Warning: If you’re feeling the least bit weepy, you might want to skip this one (for now). Otherwise, it’s well worth the five minutes.
Category Archives: Video
From the master:
Go forth and write!
Since I don’t talk a whole lot about works-in-progress or completed works that have no home, some of you might not know that I wrote a YA novel where part of the plot revolves around a high school synchronized swimming team. I based some of it on my high school days, and some of it not. Synchro has changed a lot over the years.
In the story, my main character and another girl swim a duet. In my mind, it looks like the video below. In reality? They wouldn’t be swimming at Olympic gold medal level.
I’m sure some of you have seen this. If not, click through and take four minutes from your day and enjoy.
Don’t be defeatist, dear. It’s very middle class.
So I totally glommed Downton Abbey over spring break with the kids (although the kids, they did not glom Downton Abbey–in fact, my Downton Abbey addiction completely escapes them).
I’m posting this since Maggie Smith gets all the good lines. That being said, my favorite is not in this compilation.
I think my favorite (so far) must be:
Sir Richard: Do you enjoy these games in which the player must appear ridiculous?
Lady Violet: Sir Richard, life is a game in which the player must appear ridiculous.
I’m thinking I may have to do a mid-year re-watching of seasons one and two. Just because.
Too good not to share.
First, the non-writers:
And now the writers:
I’m trying to remember the first time I saw the Janesville Baby. I was in elementary school (pretty sure) and I think it was a field trip, although whether it was a school field trip or one for Girls Scouts, I really don’t know.
I wasn’t prepared to see it, I do know that. I’d never heard of the Janesville Baby before. But there she was. A doll. Hanging in an upper window. In an old house. Glimpsed briefly, through the smudged window of a school bus. I think I cried out:
“There’s a doll hanging in that window!”
Some of the kids saw it; others didn’t. It did generate much speculation, as only a doll handing in a window could among elementary school children.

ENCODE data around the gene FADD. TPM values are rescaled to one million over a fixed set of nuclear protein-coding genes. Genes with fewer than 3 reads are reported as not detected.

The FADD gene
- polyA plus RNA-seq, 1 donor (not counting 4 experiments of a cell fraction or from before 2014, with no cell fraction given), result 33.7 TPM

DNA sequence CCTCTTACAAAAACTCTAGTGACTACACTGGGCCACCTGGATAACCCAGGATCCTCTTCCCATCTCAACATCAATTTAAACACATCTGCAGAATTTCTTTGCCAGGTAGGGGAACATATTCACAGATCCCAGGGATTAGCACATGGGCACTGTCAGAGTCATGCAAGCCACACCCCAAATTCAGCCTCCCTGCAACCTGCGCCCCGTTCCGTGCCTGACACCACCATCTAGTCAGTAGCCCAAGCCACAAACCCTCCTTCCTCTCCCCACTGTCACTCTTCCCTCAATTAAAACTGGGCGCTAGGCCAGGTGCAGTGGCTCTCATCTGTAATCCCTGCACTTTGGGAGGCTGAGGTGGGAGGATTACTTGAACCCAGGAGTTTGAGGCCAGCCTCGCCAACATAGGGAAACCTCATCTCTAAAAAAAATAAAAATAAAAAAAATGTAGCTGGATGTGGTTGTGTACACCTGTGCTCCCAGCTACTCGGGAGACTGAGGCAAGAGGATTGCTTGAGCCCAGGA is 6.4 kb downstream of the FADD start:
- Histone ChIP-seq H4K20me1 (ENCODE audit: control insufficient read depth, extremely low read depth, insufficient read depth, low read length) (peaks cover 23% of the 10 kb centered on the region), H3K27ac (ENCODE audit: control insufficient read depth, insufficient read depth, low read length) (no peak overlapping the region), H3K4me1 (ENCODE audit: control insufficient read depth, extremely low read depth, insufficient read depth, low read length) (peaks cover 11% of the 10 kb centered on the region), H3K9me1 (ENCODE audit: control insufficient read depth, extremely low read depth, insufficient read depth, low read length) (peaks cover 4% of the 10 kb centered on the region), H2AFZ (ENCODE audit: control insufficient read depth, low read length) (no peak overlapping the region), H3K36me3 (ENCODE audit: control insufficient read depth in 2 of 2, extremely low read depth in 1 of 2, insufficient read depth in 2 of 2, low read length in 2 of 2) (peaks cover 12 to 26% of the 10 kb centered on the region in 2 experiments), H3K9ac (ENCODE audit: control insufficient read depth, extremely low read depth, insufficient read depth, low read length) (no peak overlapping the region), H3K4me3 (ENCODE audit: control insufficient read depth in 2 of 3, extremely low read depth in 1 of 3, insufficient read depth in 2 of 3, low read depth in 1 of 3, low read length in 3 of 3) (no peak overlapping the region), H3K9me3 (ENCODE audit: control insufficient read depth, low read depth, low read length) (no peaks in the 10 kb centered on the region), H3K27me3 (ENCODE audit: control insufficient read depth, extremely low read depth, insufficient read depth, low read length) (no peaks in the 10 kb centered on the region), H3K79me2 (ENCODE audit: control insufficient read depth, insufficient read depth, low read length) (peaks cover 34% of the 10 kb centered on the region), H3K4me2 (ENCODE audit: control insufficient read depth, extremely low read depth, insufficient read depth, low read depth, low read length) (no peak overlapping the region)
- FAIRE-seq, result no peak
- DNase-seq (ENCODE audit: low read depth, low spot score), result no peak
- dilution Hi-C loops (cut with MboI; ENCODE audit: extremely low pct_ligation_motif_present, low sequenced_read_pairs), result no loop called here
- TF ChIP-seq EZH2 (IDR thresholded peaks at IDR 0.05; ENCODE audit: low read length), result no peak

It was the right kind of creepy.
I saw it several times while growing up in southern Minnesota. Even better, the Greyhound bus I took to the University of Wisconsin-Madison passed right through Janesville. No one at school ever believed me about the Janesville Baby (unless they hailed from southern Minnesota). So every time the bus drove through Janesville, I’d crane my neck to look and confirm:
Yes, yes, the baby is still there.
It’s not my imagination.
And it’s still creeping me out.
No matter what people say on the video or in the comments, for me, the Janesville Baby invokes the same visceral response as clowns or those movies about dolls that come to life in the middle of the night.
That being said, I’m glad this piece of my childhood is still intact, that it’s inspiring stories and wonder and–with a little luck–creeping out a new generation of elementary school children.
More about the Janesville Baby (article no longer online). I think my favorite comment is:
Only in the ridiculously reserved state of Minnesota could someone do something like that and not ever be asked about it for 30 years.
To be fair, I think people have asked. Mr. Wendt simply isn’t talking.
So there you go. Your dose of creepiness for the day. You can thank me later, say at 2 a.m., when you can’t fall to sleep.